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## How do I estimate a nonlinear model using ml?

 Title Use of ml for nonlinear model Authors Weihua Guan, Gustavo Sanchez, StataCorp

Consider the model

y = f(x) + e


where y is the outcome, f(x) is a nonlinear form of covariate x, and e is the random error. The command nl will estimate the parameters of f(x) by using least squares. Here is an example:

. sysuse auto
(1978 Automobile Data)

. nl (rep78 = {b0}*(1-exp(-{b1}*headroom))), initial(b0 1 b1 0.1) nolog
(obs = 69)

Source       SS            df       MS
Number of obs =         69
Model   800.67379          2  400.336893    R-squared     =     0.9235
Residual   66.326214         67  .989943487    Adj R-squared =     0.9212
Root MSE      =    .994959
Total         867         69  12.5652174    Res. dev.     =   193.0865

rep78       Coef.   Std. Err.      t    P>|t|     [95% Conf. Interval]

/b0    3.435331   .1604479    21.41   0.000     3.115075    3.755586
/b1    1.947203    1.76742     1.10   0.275    -1.580583    5.474988



We can write an nl program to fit the same model. We may want to do this if we need to be able to fit the model with different variables.

program nlnexpgr, rclass

version 16
syntax varlist(min=2 max=2) if
local lhs : word 1 of varlist'
local rhs : word 2 of varlist'

return local eq "lhs'={b0=1}*(1-exp(-{b1=0.1}*rhs'))"

end


This program will give the same results as we obtained above:

. sysuse auto, clear
(1978 Automobile Data)

. nl nexpgr : rep78 headroom, nolog
(obs = 69)

Source       SS            df       MS
Number of obs =         69
Model   800.67379          2  400.336893    R-squared     =     0.9235
Residual   66.326214         67  .989943487    Adj R-squared =     0.9212
Root MSE      =    .994959
Total         867         69  12.5652174    Res. dev.     =   193.0865

rep78       Coef.   Std. Err.      t    P>|t|     [95% Conf. Interval]

/b0    3.435331   .1604479    21.41   0.000     3.115075    3.755586
/b1    1.947203    1.76742     1.10   0.275    -1.580583    5.474988


Now let’s consider how we would fit the same model with ml, which uses maximum likelihood. We can change the equation into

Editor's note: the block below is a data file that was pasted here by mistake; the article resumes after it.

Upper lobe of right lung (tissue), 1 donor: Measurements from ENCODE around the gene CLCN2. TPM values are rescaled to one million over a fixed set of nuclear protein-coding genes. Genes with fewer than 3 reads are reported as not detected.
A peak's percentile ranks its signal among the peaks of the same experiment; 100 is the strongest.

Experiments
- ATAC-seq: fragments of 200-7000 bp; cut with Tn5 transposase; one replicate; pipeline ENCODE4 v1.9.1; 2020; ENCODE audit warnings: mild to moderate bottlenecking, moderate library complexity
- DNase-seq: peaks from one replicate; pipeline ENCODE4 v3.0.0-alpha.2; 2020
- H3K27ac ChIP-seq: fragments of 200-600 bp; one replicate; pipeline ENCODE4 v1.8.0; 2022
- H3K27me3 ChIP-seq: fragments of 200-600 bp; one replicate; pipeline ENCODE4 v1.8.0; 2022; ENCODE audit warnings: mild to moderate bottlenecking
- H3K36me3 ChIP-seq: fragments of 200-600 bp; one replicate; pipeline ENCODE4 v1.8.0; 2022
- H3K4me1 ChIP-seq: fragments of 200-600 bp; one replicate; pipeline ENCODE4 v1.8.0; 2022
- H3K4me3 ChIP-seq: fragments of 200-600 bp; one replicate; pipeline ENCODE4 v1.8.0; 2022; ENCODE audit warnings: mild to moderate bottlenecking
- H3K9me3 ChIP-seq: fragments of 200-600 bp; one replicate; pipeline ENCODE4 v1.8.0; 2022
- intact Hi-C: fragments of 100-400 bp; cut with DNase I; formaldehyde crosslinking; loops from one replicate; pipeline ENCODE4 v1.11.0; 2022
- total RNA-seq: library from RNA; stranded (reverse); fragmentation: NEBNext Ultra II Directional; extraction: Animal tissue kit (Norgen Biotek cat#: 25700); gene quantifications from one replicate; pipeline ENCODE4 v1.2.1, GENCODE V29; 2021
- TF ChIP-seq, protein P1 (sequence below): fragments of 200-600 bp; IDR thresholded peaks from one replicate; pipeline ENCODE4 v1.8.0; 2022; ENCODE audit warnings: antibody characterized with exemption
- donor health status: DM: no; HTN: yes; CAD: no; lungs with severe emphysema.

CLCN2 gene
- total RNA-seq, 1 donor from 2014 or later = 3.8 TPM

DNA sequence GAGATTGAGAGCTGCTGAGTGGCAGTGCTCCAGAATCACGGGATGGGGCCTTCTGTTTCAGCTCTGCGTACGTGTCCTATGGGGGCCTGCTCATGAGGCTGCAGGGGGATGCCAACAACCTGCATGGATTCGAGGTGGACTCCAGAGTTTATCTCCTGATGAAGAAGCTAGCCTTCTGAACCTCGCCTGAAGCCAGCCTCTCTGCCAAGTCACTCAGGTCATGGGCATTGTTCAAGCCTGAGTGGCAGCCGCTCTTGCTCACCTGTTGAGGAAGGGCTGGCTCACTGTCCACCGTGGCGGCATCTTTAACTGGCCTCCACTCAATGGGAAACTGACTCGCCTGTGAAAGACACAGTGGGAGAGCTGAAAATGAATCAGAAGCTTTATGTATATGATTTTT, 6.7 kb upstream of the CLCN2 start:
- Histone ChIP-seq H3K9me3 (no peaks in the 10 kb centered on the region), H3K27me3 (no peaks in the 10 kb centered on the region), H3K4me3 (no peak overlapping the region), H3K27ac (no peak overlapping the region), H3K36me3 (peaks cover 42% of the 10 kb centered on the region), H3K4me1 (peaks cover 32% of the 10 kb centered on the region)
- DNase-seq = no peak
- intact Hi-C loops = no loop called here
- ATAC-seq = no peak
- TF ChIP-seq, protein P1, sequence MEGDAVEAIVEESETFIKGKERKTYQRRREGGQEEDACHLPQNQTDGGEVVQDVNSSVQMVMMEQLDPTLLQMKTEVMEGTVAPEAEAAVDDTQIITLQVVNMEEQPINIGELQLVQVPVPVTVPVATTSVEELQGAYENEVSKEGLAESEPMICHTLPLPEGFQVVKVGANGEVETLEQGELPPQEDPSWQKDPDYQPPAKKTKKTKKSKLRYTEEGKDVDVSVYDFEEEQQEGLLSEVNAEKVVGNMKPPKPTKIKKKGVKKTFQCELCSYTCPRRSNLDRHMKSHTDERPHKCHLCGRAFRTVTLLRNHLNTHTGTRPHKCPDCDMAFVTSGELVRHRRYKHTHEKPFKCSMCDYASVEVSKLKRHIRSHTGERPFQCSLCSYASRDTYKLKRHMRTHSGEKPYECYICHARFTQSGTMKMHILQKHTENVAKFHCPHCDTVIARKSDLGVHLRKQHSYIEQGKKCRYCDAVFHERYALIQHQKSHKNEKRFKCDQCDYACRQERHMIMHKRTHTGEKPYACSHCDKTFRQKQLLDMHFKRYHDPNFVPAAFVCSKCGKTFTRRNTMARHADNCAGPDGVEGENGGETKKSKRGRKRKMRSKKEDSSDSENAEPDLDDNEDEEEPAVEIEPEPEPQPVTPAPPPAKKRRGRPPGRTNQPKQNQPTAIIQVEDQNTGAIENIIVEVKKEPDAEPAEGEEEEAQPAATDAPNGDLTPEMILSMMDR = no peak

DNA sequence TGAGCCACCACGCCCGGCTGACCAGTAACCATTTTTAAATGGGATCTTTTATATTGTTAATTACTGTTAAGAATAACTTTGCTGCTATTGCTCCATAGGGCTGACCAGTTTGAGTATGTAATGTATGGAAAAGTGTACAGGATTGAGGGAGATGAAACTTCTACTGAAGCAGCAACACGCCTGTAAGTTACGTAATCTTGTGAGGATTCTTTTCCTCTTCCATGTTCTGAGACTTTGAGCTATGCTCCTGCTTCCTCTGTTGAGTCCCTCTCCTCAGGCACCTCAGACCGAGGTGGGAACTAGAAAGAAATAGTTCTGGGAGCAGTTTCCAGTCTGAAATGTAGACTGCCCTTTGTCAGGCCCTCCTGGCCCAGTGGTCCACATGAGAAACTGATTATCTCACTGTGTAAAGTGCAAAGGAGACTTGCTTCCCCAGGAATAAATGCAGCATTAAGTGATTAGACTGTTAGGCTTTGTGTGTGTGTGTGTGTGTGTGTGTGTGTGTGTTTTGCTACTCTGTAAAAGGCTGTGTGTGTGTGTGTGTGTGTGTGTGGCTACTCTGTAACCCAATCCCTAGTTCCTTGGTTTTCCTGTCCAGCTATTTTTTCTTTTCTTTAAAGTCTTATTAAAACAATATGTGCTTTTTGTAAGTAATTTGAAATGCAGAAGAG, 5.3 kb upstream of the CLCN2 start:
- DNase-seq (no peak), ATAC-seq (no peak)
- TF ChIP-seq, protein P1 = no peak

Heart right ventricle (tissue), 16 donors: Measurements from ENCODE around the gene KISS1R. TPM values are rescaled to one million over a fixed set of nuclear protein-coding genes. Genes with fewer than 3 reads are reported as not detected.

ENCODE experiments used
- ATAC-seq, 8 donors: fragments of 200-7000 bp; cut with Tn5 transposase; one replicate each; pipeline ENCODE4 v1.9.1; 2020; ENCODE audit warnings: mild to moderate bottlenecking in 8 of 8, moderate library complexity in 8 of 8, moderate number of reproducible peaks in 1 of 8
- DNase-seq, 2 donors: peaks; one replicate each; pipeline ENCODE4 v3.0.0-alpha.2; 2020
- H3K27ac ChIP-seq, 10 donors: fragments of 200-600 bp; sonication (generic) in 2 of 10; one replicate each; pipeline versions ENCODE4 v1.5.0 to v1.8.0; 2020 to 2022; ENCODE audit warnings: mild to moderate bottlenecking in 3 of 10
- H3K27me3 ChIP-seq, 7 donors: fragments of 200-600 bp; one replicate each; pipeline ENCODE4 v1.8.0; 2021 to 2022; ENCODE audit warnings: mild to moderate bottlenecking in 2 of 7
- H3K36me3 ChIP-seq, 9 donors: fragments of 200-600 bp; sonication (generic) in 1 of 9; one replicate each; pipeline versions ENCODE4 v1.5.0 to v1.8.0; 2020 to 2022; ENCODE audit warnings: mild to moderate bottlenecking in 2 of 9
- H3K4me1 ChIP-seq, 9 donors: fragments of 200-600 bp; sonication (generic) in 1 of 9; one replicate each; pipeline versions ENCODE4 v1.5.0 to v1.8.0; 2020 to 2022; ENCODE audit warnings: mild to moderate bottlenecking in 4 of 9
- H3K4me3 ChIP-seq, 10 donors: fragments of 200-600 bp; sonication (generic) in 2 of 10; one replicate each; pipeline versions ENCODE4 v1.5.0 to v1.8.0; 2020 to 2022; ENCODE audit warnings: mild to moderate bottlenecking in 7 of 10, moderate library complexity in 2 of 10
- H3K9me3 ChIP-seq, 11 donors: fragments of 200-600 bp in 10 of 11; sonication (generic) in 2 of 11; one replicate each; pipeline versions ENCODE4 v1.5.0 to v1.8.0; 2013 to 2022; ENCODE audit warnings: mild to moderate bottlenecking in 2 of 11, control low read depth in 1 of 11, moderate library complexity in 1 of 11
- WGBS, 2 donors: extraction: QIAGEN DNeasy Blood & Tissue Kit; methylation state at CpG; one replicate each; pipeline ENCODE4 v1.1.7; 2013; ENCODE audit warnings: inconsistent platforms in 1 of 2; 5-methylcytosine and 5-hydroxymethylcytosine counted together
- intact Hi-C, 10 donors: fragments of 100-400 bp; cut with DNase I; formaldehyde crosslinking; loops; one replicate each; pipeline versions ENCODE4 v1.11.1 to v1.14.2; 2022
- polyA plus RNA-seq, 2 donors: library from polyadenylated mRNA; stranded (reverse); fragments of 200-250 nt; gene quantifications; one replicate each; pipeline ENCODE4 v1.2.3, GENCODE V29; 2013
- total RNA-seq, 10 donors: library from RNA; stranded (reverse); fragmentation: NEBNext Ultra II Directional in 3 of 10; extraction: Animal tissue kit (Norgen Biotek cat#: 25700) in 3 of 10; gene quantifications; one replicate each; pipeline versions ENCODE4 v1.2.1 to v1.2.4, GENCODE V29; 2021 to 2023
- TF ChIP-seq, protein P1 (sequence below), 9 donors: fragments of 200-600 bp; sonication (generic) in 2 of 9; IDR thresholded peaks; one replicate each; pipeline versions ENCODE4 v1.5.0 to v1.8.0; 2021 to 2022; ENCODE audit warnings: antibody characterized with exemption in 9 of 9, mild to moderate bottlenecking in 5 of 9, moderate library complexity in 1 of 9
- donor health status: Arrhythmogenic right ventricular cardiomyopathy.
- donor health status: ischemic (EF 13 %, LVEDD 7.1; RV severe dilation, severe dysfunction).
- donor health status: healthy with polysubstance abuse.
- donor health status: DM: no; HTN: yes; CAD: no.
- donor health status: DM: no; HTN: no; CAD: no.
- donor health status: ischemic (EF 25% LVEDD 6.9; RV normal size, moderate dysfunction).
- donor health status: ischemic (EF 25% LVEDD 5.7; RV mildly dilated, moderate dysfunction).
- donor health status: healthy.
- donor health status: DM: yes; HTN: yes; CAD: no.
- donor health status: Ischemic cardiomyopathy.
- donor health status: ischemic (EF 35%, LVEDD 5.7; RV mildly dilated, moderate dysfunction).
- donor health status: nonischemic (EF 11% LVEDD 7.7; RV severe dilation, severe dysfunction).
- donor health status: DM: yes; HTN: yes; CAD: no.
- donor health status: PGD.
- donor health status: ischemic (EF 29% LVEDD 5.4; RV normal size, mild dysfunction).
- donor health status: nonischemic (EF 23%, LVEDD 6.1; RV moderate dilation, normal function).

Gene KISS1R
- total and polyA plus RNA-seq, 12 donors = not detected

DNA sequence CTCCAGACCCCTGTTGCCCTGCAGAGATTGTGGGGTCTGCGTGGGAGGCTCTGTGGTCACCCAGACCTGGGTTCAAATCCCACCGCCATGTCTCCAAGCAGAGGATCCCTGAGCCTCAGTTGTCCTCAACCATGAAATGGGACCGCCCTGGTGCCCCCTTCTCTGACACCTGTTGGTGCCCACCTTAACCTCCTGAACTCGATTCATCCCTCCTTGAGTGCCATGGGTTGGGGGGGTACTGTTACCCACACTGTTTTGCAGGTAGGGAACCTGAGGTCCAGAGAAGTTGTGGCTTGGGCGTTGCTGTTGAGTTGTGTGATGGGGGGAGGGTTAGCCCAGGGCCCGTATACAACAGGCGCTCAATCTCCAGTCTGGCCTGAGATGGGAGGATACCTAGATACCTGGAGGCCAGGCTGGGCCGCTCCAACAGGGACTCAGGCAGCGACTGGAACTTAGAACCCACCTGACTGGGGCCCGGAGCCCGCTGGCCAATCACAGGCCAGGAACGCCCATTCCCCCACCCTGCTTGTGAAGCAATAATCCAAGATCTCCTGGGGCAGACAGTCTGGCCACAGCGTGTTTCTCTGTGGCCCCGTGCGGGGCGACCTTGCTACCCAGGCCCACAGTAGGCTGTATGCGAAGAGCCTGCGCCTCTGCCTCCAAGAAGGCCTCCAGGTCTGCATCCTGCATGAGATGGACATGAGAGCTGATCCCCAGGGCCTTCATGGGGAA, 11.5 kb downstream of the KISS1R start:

e = y − f(x)


If we assume that the errors are distributed as N(0,$$sigma^2$$), the density function is as follows:

f(e) = 1/(sqrt(2π) σ) exp (− e2/(2σ2))

Then, the log-likelihood function will be

lnL = -0.5*ln(2*_pi) - ln(sigma) - 0.5*e^2/sigma^2
= -0.5*ln(2*_pi) - ln(sigma) - 0.5*(y-f(x))^2/sigma^2


In our example, we have

f(x) = b0*(1-exp(-b1*x))


Considering the formula, we may treat b0 as a parameter and b1*x as the linear combination xb, which has no constant term. We also need to estimate another parameter, “sigma”, the standard deviation of the normal distribution.

program mlnexpgr
version 16
args lnf b1x b0 sigma
tempvar res
quietly gen double res' = \$ML_y1 - b0'*(1-exp(-b1x'))
quietly replace lnf' = -0.5*ln(2*_pi)-ln(sigma')-0.5*res'^2/sigma'^2
end

. ml model lf mlnexpgr (b1: rep78 = headroom, nocons) (b0:) (sigma:)

. ml max
(output omitted)

Number of obs     =         69
Wald chi2(1)      =       2.85
Log likelihood = -96.543274                     Prob > chi2       =     0.0912

rep78       Coef.   Std. Err.      z    P>|z|     [95% Conf. Interval]

b1
headroom    1.947203   1.152936     1.69   0.091    -.3125097    4.206915

b0
_cons    3.435331   .1375282    24.98   0.000      3.16578    3.704881

sigma
_cons    .9804333     .08346    11.75   0.000     .8168547    1.144012


The estimates we obtained from ml are close to those from the nl program. The estimated standard errors are a little different, but we know that they are from different algorithms.

We could extend the ml program to estimate robust variances with the vce(robust) option or with the vce(cluster clustvar) option.

. ml model lf mlnexpgr (b1:rep78=headroom,nocons) (b0:) (sigma:), vce(robust)

. ml max
(output omitted)

Number of obs     =         69
Wald chi2(1)      =       3.98
Log pseudolikelihood = -96.543274               Prob > chi2       =     0.0462

Robust
rep78       Coef.   Std. Err.      z    P>|z|     [95% Conf. Interval]

b1
headroom    1.947203   .9765424     1.99   0.046     .0332149    3.861191

b0
_cons    3.435331   .1145494    29.99   0.000     3.210818    3.659843

sigma
_cons    .9804333   .0743649    13.18   0.000     .8346808    1.126186


The robust estimation gives the same estimated coefficients, but it gives adjusted standard errors for the three parameters in this model. We may also apply this program for clustered data:

 . ml model lf mlnexpgr (b1:rep78=headroom,nocons) (b0:) (sigma:), vce(cluster turn)
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